What made the Mino so unique was that it was a unit made entirely of women. Known as the “Dahomey Amazons” to Europeans, the Mino recruited unmarried women who were often virgins. They were trained to be tough, disciplined, and fearless. Often they were unstoppable, and even well equipped European forces such as the French suffered terrible defeats at their hands. Being captured by the Mino was most unfortunate, as Mino women tended to decapitate captured enemies. According to the account of Jean Bayol, a French officer who visited Dahomey,
“I watched as a teenage recruit, a girl named Nanisca who had not yet killed anyone, was tested. Brought before a young prisoner who sat bound in a basket, she walked jauntily up to him, swung her sword three times with both hands, then calmly cut the last flesh that attached the head to the trunk… She then squeezed the blood off her weapon and swallowed it.”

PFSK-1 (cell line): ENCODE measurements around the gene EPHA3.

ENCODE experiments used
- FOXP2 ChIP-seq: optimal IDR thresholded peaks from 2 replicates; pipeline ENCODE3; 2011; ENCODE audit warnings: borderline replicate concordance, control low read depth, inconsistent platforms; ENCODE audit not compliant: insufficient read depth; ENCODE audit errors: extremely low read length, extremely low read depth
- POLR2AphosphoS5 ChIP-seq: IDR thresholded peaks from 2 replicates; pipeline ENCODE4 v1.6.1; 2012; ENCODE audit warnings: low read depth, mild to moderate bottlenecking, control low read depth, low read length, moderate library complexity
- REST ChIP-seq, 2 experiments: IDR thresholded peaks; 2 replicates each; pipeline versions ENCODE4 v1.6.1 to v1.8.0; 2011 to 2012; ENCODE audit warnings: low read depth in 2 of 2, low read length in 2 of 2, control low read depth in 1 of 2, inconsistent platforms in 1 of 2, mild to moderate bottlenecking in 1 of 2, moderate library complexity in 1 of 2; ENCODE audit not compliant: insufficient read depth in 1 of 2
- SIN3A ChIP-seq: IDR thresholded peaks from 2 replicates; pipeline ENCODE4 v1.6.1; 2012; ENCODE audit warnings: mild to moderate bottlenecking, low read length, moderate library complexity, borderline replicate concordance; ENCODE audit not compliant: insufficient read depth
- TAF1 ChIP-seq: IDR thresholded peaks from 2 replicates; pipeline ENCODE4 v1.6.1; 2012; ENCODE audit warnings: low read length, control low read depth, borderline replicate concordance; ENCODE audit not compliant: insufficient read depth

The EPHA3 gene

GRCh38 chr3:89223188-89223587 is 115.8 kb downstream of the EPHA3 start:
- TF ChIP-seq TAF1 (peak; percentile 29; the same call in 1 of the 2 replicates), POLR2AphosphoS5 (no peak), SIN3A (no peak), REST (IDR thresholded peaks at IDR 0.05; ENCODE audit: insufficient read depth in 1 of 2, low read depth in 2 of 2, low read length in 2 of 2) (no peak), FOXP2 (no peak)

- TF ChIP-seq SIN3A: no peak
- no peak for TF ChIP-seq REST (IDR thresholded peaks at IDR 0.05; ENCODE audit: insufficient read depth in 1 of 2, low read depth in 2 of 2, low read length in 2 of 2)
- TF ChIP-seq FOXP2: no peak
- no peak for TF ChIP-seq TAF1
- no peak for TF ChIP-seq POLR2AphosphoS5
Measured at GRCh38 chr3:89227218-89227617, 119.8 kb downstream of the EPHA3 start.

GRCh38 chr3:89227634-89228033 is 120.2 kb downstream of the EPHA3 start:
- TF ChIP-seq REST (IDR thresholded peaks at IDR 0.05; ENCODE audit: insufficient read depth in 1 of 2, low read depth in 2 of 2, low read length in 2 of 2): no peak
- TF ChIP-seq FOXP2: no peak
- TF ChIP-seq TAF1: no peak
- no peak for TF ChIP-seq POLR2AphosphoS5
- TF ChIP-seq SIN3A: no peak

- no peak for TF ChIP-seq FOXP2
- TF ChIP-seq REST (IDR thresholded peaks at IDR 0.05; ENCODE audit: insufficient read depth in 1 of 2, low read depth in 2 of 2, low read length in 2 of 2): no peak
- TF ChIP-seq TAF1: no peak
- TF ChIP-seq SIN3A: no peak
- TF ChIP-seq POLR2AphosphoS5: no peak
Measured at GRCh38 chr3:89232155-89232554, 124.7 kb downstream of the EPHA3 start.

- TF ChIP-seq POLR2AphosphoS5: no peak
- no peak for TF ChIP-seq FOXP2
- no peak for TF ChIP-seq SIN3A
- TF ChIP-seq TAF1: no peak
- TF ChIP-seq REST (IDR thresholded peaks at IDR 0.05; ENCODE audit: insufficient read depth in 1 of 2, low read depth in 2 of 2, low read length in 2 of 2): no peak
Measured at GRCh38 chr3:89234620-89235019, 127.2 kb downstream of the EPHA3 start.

Along with their ferocity and skill, the Mino were also successful because they were equipped with the best weaponry in all of Africa. This included firearms, often acquired from Europeans by trading captured prisoners to European slavers. Along with clubs, knives, machetes and spears the typical Mino warrior was armed with a flintlock musket. By the late 19th century the Dahomey had even managed to acquire a number of Winchester repeating rifles with ammunition. At the height of their power, the Mino numbered 4,000 - 6,000 women, about 1/3rd of the Dahomey Army.